Last week, the US Food and Drug Administration (FDA) published a testing methodologies document. The protocols outlined in the new document can be used to determine if a given finished hand sanitizer product is contaminated by any “potentially harmful impurities”, according to the agency’s press release, which is also part of its response to contaminated and unsafe hand sanitizers.
In fact, the FDA has been responding to new and emerging realities in personal care manufacturing and in the marketplace throughout the coronavirus pandemic.
According to cosmetics Design’s report, the FDA issued new guidance (for both manufacturers and pharmacists) on hand sanitizer production in March. The current FDA guidance can be found on the FDA site. In addition, the agency created a running list of hand sanitizer products which are unsafe for consumers to use. And in April, an FDA update made it clear that hand sanitizer is not a medical treatment, following misleading remarks made by the current administration.
The testing protocol published just last week by FDA can be used for hand sanitizer quality assessment. “this testing method can be used to help assure hand sanitizers contain the correct ingredients and do not contain harmful levels of impurities,” as the FDA explained. “the testing method (with appropriate validation) can be used for hand sanitizers labeled with either alcohol (ethanol) or isopropyl alcohol (also called isopropanol or 2-propanol) as the active ingredient and can screen for potentially harmful impurities, as listed in FDA’s temporary guidances.”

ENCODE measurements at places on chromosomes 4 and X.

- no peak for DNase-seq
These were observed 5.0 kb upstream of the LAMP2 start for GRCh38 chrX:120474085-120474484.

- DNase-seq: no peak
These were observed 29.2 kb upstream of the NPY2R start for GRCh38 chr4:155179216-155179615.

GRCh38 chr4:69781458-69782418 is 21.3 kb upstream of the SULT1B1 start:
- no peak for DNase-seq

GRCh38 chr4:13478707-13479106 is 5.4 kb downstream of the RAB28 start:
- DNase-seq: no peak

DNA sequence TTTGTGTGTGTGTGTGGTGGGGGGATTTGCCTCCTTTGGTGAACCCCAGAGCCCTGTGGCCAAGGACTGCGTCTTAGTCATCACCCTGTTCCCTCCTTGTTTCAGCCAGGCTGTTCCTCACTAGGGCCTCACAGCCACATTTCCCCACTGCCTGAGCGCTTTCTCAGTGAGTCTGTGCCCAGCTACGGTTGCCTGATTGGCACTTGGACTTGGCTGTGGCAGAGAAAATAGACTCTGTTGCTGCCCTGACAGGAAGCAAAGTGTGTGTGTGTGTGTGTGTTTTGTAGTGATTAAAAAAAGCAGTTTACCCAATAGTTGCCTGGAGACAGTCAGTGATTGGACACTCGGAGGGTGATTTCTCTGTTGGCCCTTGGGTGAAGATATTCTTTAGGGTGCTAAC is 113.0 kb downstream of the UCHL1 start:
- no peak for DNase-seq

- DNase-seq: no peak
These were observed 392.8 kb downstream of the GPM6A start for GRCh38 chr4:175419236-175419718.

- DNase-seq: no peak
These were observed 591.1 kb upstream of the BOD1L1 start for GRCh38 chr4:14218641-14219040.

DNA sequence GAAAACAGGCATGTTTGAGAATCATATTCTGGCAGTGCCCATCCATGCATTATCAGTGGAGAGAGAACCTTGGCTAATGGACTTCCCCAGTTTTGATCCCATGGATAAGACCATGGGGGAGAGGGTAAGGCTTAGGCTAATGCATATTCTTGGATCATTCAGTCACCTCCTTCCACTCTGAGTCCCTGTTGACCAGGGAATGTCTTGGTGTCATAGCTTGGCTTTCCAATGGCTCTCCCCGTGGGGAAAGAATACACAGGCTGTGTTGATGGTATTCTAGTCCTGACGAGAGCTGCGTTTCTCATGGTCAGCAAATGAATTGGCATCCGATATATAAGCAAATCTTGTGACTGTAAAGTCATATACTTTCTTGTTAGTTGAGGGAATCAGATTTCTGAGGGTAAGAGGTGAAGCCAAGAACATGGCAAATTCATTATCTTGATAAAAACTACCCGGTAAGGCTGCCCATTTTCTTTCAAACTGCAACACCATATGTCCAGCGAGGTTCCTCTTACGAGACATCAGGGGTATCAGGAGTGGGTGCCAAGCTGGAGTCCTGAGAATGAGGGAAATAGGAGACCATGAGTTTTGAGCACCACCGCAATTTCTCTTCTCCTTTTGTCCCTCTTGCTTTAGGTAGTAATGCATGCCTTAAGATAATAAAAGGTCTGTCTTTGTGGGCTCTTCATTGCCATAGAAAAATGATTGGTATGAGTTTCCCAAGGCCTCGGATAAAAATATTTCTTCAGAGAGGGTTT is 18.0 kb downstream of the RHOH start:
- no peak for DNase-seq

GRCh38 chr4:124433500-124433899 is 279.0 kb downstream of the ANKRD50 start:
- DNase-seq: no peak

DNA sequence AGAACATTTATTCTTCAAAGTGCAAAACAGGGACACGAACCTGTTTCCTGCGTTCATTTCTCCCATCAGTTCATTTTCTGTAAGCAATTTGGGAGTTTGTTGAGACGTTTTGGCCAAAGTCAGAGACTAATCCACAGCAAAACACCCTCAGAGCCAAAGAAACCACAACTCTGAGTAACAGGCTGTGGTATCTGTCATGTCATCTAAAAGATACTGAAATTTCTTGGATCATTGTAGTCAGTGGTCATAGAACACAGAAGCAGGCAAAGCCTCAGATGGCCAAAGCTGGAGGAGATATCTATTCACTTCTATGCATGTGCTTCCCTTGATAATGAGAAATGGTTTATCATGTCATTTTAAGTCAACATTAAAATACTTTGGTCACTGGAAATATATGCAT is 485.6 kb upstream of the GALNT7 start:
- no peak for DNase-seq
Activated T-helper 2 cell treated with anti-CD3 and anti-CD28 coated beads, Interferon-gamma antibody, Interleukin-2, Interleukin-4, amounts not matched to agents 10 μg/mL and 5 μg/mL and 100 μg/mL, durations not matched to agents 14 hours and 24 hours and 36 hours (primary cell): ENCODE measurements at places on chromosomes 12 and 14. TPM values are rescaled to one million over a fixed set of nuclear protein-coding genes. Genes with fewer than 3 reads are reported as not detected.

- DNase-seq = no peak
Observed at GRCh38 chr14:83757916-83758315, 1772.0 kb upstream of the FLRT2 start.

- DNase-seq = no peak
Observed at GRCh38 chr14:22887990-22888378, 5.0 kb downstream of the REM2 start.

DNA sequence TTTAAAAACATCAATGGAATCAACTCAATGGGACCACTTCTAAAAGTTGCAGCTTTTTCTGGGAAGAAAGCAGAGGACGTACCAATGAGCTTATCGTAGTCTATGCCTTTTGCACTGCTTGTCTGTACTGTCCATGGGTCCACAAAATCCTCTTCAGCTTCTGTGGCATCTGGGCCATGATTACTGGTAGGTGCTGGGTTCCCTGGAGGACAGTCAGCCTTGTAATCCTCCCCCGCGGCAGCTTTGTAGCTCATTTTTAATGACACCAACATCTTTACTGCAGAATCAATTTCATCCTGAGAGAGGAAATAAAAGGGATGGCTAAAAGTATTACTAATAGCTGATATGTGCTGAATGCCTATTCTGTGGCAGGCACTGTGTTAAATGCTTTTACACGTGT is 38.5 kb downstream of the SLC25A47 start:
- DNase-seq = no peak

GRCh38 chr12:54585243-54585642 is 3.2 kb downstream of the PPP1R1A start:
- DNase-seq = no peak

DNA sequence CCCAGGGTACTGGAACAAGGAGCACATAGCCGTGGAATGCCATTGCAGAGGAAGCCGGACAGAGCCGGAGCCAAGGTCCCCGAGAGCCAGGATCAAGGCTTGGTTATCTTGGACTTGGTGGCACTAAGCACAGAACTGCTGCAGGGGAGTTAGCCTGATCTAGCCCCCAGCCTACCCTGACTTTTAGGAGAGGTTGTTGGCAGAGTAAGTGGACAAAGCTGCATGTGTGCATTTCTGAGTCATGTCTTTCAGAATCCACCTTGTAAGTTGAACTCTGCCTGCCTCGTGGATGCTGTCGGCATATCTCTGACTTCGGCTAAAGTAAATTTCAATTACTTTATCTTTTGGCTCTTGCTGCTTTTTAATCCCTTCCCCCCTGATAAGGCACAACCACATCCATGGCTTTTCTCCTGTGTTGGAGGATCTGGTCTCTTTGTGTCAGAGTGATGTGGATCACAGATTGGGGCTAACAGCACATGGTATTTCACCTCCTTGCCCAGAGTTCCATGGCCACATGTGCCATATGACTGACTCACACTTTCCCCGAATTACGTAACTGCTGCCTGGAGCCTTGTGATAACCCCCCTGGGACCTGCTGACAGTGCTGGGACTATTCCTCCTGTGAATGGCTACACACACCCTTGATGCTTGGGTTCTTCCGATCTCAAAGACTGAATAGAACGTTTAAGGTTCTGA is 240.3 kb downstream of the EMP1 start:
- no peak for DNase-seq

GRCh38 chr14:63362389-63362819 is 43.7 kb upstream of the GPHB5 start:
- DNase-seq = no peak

According to the document published by the FDA on 24 August, the agency encourages GC-MS testing method for hand sanitizer safety test, because the 11-page document is all about how to effectively use the Direct Injection Gas Chromatography Mass Spectrometry Method of testing to determine if any unsafe impurities exist in hand sanitizer.
The document includes a list of necessary reagents, sample prep guidelines, calculation details, and sample chromatograms. The FDA had developed a laboratory analytical procedure to assess the quality of finished hand sanitizer products, as the document explained.